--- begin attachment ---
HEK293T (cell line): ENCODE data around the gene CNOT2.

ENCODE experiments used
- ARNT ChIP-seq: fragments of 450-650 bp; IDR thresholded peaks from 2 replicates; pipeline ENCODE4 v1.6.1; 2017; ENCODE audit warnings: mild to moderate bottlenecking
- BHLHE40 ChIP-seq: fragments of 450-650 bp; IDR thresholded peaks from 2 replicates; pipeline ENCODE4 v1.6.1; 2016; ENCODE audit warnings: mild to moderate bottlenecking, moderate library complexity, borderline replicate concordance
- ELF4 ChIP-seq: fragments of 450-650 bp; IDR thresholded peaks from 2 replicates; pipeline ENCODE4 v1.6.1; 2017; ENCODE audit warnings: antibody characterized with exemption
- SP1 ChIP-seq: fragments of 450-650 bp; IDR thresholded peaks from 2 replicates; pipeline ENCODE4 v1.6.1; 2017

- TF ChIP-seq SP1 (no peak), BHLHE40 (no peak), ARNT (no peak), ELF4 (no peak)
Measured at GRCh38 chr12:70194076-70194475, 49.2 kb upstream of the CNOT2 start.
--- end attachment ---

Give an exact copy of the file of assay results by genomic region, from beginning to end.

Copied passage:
HEK293T (cell line): ENCODE data around the gene CNOT2.

ENCODE experiments used
- ARNT ChIP-seq: fragments of 450-650 bp; IDR thresholded peaks from 2 replicates; pipeline ENCODE4 v1.6.1; 2017; ENCODE audit warnings: mild to moderate bottlenecking
- BHLHE40 ChIP-seq: fragments of 450-650 bp; IDR thresholded peaks from 2 replicates; pipeline ENCODE4 v1.6.1; 2016; ENCODE audit warnings: mild to moderate bottlenecking, moderate library complexity, borderline replicate concordance
- ELF4 ChIP-seq: fragments of 450-650 bp; IDR thresholded peaks from 2 replicates; pipeline ENCODE4 v1.6.1; 2017; ENCODE audit warnings: antibody characterized with exemption
- SP1 ChIP-seq: fragments of 450-650 bp; IDR thresholded peaks from 2 replicates; pipeline ENCODE4 v1.6.1; 2017

- TF ChIP-seq SP1 (no peak), BHLHE40 (no peak), ARNT (no peak), ELF4 (no peak)
Measured at GRCh38 chr12:70194076-70194475, 49.2 kb upstream of the CNOT2 start.